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3 May 2007

Hātea River Walk

page 1

Whangarei boasts one of the best inner city walks I have ever come across, starting at the Town Basin and heading north along the Hatea River, with access part way along from Mair Park. We started at the Whareora Rd end and headed into town, with the intention of detouring via some other tracks on the way back, but it began to pour with rain and we headed for the car in a hurry.

Well, dogs are OK, but that seems to be about all.

First, some politics.

The names, Parihaka and the Hātea River have been the subject of a certain amount of stirring in recent years.

For as long there have been European settlers in Whangarei, the big hill has been known as Parahaki, presumably because that's what the locals were calling it right back then, but perhaps not. It is arguably the best of a number of possible etymologies.

Hatea is also at least as old as Whangarei, but is alleged to lack any obvious Maori meaning. It is thought to be a corruption of Hoteo.

At the behest of the local Council, the New Zealand Geographic Board was asked to change the names to Parihaka and Hoteo as new, more correct, names.

The Board has confirmed Parihaka and redefined Hatea as Hātea. (Polling quoted on suggests 94% of the local population was opposed to any change. That poll, however, was drawn only from those with cause to visit the website, and is subject to the sampling distortion one might normally expect.)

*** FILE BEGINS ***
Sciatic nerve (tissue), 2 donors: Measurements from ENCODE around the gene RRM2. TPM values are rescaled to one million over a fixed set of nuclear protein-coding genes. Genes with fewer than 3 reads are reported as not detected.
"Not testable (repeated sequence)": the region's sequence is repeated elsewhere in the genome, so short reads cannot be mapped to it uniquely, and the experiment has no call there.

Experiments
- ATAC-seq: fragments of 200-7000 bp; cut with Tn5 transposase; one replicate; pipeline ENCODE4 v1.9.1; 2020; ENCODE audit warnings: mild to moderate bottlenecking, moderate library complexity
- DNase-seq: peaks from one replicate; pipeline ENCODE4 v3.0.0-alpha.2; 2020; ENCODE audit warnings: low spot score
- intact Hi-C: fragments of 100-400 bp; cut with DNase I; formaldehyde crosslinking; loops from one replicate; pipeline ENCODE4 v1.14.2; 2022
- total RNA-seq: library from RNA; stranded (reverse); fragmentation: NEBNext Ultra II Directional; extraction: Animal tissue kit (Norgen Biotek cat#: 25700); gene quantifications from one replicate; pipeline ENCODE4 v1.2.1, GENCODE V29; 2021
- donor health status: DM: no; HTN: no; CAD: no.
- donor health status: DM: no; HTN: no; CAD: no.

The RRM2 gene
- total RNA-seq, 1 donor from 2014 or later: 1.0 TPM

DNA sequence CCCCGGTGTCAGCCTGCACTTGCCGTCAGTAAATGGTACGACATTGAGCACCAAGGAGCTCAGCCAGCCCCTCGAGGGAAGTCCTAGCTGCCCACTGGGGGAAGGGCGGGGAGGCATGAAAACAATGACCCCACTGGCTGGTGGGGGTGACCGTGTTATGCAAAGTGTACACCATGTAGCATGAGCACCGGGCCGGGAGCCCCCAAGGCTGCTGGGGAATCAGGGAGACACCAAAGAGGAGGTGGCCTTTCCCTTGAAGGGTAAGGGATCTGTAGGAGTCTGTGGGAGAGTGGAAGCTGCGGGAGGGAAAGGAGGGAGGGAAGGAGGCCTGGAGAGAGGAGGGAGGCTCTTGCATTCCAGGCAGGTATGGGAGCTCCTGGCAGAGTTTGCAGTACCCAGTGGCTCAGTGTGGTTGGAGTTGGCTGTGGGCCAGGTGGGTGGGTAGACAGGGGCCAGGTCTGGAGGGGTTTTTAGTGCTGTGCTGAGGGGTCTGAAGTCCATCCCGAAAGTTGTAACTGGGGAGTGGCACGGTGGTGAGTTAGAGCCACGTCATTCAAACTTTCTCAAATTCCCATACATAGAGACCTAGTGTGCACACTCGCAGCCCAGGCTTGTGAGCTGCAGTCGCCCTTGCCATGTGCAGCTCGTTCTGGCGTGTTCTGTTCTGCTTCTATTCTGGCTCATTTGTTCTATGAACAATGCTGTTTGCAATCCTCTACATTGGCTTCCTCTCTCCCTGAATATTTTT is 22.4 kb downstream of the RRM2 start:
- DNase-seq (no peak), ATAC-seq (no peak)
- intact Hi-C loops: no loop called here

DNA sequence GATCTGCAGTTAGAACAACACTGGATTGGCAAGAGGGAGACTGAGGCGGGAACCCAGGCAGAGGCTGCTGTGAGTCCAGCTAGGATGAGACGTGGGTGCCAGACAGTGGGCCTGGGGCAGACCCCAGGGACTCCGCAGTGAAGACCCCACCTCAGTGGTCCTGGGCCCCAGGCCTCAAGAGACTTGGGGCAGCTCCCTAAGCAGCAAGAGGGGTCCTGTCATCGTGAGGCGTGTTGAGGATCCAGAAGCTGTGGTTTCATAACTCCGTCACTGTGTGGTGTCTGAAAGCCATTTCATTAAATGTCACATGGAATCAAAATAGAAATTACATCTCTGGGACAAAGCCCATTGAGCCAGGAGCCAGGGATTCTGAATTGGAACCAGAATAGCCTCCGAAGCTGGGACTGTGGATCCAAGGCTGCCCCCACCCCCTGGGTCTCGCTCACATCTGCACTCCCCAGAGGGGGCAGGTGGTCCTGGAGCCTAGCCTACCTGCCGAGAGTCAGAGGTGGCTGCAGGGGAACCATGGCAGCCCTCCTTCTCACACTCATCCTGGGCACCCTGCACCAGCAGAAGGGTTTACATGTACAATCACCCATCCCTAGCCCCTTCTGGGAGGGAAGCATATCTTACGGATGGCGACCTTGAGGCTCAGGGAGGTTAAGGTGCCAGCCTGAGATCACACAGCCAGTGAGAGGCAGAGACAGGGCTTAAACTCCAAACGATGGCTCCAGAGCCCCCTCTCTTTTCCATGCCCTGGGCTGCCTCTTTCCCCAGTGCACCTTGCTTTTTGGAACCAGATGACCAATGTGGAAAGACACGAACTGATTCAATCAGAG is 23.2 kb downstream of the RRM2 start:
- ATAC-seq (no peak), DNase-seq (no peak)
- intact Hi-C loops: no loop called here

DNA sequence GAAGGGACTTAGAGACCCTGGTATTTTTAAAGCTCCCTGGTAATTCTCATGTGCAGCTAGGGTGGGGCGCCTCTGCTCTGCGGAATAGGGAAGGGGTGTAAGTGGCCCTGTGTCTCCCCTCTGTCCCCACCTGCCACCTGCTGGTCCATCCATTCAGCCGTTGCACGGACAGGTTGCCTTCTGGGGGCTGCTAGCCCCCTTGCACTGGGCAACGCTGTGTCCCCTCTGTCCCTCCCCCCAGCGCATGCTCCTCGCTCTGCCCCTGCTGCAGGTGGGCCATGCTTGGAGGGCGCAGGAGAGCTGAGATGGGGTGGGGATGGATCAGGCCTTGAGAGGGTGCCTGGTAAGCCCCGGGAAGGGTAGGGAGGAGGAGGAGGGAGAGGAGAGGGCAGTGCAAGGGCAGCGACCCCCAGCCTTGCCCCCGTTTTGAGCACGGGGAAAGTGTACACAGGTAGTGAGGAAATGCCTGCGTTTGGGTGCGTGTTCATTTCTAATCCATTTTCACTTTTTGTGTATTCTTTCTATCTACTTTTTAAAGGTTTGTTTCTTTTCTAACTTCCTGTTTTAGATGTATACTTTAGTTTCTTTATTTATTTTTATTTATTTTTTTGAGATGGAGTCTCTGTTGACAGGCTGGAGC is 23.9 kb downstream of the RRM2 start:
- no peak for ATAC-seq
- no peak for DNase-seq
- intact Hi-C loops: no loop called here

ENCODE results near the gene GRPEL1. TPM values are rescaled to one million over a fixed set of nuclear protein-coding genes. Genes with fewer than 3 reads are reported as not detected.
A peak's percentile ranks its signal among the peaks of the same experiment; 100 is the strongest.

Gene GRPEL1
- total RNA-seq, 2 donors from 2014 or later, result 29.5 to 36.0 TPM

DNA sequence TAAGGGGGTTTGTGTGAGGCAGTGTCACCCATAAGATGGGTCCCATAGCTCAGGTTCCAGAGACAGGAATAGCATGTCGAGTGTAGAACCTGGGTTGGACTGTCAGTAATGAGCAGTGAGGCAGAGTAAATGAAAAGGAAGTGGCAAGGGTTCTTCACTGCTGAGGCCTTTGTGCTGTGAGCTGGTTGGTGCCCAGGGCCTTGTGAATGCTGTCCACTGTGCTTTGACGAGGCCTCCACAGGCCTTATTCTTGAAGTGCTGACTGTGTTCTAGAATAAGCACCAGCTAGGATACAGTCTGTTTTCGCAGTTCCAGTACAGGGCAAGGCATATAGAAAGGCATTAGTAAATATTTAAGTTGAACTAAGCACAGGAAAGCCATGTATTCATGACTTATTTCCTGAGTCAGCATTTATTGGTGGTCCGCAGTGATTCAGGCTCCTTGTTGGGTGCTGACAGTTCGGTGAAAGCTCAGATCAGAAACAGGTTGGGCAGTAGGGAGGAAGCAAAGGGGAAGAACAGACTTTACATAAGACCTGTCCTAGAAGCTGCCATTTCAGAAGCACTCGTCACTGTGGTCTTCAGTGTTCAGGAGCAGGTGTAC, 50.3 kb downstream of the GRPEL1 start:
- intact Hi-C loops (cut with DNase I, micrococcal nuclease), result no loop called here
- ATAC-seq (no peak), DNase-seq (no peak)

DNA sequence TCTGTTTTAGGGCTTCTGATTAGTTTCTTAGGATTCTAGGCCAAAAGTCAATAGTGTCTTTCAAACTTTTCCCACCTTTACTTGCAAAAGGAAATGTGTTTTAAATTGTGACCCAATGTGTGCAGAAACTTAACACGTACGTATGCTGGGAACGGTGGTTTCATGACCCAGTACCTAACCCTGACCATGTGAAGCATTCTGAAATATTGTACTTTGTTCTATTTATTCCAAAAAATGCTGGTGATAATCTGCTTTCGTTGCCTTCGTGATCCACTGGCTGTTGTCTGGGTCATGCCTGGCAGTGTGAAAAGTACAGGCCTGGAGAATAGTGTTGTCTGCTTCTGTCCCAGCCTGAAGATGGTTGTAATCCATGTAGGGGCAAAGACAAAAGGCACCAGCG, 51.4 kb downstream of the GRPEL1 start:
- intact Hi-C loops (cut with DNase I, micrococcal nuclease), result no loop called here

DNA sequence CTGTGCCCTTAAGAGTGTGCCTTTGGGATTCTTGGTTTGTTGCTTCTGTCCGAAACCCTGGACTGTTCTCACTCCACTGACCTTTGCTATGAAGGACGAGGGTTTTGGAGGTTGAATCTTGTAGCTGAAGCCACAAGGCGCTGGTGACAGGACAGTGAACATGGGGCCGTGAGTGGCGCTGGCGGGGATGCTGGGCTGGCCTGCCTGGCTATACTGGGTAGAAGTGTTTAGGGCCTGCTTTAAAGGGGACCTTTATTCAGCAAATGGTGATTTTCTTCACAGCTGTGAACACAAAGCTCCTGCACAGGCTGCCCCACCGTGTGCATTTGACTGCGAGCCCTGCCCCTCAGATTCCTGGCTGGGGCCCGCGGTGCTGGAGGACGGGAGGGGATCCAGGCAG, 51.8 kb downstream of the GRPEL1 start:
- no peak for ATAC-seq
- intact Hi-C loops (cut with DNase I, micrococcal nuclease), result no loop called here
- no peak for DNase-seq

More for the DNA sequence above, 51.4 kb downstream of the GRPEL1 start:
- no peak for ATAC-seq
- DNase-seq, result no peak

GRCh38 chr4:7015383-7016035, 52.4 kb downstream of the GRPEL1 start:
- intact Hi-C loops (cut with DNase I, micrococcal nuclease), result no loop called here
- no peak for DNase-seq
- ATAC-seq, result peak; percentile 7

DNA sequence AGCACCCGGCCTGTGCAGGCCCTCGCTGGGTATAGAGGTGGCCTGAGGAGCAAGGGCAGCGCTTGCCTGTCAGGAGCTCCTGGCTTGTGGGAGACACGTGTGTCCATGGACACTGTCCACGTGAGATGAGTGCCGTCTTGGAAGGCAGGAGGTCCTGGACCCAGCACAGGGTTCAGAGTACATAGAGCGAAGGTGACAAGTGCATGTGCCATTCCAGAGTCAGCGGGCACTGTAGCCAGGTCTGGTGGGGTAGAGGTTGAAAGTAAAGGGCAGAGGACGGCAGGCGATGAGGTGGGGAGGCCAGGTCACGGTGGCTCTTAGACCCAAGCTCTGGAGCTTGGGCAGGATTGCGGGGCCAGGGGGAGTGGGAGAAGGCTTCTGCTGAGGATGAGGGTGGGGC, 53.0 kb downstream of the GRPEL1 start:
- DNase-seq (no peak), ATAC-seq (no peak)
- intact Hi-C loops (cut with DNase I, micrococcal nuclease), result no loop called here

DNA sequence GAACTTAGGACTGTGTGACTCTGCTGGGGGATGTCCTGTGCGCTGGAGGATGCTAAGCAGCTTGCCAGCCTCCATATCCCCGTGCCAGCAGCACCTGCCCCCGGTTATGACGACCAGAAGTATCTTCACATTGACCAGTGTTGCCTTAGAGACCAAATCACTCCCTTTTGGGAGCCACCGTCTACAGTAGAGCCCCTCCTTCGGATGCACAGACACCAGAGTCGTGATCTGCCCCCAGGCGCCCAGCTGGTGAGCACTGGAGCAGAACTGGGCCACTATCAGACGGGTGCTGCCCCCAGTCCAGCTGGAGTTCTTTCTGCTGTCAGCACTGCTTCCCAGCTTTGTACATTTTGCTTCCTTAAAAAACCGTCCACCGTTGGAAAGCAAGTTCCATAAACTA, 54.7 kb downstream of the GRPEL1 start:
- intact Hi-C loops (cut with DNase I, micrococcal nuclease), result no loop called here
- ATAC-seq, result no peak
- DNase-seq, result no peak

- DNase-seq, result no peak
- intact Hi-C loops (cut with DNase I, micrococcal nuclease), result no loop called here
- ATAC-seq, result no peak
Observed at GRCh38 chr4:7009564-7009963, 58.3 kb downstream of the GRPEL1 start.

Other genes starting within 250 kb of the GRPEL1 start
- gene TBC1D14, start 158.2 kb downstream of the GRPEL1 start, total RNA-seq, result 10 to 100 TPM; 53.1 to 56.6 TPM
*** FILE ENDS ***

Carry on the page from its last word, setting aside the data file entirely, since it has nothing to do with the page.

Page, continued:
A post carries a stylised picture of a pedestrian and a wiggly line which I at first take as a symbol for the track. A closer look, however,

suggests that one might as easily encounter eels in the near future as pedestrians, and bloody big ones if the symbols are at all proportionate.

Politics in Whangarei do not begin and end in name-calling.

The recent 100 year floods have left a trail of damage.

Here we are at last on the track proper.

Up above the track, in one of the darkest spots along the path is a picnic table

covered in what the ads refer to as moss, mould and gunge. On a hot summer day it might find patrons, if the clammy dampness of the wood has dried enough to avoid staining clothes.

The edge of the track is rich in seedling shrubs and trees. here is a young kawakawa

a towhai, and

a small puriri, all within a short distance. Just beginning its trip up a punga trunk is a small rata, and front right is a young mingimingi.

It's lovely walking. Here and there you can see odd spots of damage following the flood, but on the whole the track is in remarkably fine shape. Extensive sections of boardwalk maintain a relatively level track surface where the river bank slopes away steeply.

Looking at the relatively tranquil passage today it's hard to conceive of the forces that must have been loosed on this section of river when it was up to 6m deeper in the wake of the downpour.

We are walking through some magnificent trees.


From Frank Newman's page

...The suggested name change has come from the Whangarei District Council Parks Division. It is they who promoted the idea of a name change because they were of the understanding that local iwi had traditionally used the names Parihaka and Hoteo. (It is also of interest to see that the “Whangarei Walks” brochure, produced by the Parks department, is referring to the Parahaki Scenic Reserve as “Parihaka Scenic Reserve”, even though the name change has not been formally adopted, and may never be formerly adopted.